Grand Central Publishing, 2016.  459 pages.  Nonfiction

This is an oral history of The Daily Show with Jon Stewart, the political satire comedy show that ran under Stewart for 16 years, won 23 Emmys, and launched the careers of many of today's brightest comedians. Chris Smith has interviewed an impressive amount of people for this book and has compiled it all together in a coherent and even compelling way.  The book recounts not just the process of how episodes were made, but also behind-the-scenes looks at many significant moments from the show, and even includes details of scuffs between staff - how they were resolved and how they affected the show going forward.

While this is an overview of the show from its inception, it is also an overview of major events of the past two decades, especially the political landscape and its shifts.  And while there were many people involved, special focus is given to Jon Stewart, whose drive and commitment to not just regurgitating the news with jokes but having an actual viewpoint helped create an entirely new kind of show and influenced countless viewers for the better part of two decades.  It doesn't always paint Stewart in a flattering light, but its hard not to come away from this book without an appreciation for his work ethic, his personal integrity, and his ability to think critically and speak eloquently, even in charged situations.  This is a fascinating history of a cultural phenomenon and the people who powered it. Be aware that, like the show, there is plenty of cursing in this book.

BHG

Thursday, June 15, 2017

Born Survivors: Three Young Mothers and their Extraordinary Story of Courage, Defiance, and Hope

By Wendy Holden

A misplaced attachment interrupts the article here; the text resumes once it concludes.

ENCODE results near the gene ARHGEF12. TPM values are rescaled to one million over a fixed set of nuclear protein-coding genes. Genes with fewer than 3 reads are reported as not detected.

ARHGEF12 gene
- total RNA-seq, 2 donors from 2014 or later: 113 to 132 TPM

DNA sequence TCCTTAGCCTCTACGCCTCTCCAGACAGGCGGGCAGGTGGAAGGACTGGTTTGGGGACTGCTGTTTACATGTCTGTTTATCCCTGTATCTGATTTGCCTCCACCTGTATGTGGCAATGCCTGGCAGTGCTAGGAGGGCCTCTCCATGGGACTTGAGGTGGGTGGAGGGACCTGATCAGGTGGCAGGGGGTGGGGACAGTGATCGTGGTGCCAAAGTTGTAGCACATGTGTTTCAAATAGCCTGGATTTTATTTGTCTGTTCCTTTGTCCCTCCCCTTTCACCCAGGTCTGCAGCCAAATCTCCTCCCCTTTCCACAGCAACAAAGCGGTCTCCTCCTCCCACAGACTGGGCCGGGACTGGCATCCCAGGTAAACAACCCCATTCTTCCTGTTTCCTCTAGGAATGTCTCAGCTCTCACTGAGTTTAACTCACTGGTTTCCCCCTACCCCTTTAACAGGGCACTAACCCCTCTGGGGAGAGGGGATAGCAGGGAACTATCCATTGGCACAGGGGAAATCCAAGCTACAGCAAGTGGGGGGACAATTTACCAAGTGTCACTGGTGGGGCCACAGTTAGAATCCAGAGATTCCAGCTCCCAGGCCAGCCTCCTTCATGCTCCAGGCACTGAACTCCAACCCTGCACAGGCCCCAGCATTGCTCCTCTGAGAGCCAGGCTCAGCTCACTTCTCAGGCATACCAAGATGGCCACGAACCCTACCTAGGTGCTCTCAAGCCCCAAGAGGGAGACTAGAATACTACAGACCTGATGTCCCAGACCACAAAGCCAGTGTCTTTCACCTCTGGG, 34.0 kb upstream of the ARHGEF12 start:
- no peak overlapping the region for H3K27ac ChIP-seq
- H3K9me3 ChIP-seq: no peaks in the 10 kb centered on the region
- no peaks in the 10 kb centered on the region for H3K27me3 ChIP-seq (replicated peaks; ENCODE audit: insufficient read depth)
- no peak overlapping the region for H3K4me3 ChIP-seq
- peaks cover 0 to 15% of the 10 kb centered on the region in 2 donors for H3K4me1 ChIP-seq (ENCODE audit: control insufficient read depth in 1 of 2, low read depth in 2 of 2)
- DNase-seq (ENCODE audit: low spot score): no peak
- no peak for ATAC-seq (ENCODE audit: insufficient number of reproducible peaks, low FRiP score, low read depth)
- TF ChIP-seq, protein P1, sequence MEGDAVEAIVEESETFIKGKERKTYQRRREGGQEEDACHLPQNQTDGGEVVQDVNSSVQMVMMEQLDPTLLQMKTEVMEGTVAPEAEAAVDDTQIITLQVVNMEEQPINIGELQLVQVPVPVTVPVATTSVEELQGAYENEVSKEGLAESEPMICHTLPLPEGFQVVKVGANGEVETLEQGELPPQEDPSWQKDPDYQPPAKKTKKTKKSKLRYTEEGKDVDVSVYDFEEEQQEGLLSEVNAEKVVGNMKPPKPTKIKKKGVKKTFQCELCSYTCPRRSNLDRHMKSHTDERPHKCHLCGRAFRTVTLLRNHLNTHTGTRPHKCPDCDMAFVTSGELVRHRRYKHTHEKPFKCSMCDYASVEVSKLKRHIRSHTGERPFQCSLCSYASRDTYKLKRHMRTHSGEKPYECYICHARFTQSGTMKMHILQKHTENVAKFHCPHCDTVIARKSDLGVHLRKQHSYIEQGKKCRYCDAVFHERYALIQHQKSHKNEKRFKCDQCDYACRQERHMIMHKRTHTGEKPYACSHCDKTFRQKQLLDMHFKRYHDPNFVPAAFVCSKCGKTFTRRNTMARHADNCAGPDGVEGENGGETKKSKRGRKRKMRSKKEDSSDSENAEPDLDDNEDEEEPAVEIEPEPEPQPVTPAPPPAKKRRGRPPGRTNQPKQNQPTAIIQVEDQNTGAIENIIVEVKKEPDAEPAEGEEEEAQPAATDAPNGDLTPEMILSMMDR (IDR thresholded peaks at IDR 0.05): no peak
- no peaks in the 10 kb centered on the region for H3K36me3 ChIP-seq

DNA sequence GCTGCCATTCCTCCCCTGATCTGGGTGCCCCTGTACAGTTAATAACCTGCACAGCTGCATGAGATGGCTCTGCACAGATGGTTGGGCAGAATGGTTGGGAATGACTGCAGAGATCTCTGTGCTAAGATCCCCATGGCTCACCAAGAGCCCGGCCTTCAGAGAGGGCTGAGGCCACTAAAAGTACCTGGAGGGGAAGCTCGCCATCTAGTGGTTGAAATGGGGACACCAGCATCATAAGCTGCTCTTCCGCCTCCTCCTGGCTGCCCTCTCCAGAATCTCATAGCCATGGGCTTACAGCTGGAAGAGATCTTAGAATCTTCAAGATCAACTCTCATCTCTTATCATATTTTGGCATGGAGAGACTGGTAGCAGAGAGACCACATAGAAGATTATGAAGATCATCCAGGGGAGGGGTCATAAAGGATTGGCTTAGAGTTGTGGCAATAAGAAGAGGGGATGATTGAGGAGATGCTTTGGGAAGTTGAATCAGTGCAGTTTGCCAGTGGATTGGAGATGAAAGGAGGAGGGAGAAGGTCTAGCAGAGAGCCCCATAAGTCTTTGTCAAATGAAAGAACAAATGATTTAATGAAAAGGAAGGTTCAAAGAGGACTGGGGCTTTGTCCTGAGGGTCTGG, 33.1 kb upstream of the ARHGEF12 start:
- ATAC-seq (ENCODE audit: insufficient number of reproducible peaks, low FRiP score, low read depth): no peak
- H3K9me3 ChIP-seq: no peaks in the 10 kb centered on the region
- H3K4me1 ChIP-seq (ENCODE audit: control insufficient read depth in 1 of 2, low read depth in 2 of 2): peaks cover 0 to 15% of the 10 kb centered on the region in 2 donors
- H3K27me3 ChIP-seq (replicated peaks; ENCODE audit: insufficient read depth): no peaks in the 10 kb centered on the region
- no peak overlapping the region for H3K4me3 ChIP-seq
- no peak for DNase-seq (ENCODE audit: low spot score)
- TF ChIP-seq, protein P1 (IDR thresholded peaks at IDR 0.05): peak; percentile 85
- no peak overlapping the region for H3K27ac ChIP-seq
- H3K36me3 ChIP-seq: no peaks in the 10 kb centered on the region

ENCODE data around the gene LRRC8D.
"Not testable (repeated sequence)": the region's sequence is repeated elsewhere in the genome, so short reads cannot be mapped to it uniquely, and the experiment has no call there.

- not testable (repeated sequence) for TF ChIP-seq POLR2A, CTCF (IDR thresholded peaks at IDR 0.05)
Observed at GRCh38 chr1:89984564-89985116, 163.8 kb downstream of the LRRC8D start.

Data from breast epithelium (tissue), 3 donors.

HarperCollins, 2015. 385 pgs. Nonfiction

Separated from their husbands, three young mothers imprisoned by the Nazis in the fall of 1944 manage to conceal their pregnancies from Nazi doctor Josef Mengele when they arrive at Auschwitz. Young and still healthy the women are sent to work in harsh conditions at a labor camp in Freiburg. Unknown to each other they continue to hide their pregnancies even as they are nearly starved to death. As the Germans fall back and the Allies approach, one gives birth in the factory clinic to a tiny baby just before they are all loaded onto trains to be transported to Mauthausen. Two more babies born on that treacherous journey also survive to be liberated by American troops.

The author relates the early lives of these three women, their marriages, and their lives after liberation.  For those not as familiar with the Holocaust, the author also gives background information about Nazi policies and the conditions in the countries they occupied as Jews are placed in ghettos and concentrations camps. Unknown to each other while in the camps, after the war the three women raised strong children. Bonded by their incredible births and their strong mothers, the three children finally meet  to celebrate their survival. This story deserves to be told and the author’s writing is excellent.  Be warned, however, that there are graphic descriptions of life in the camps and the inhuman treatment prisoners received.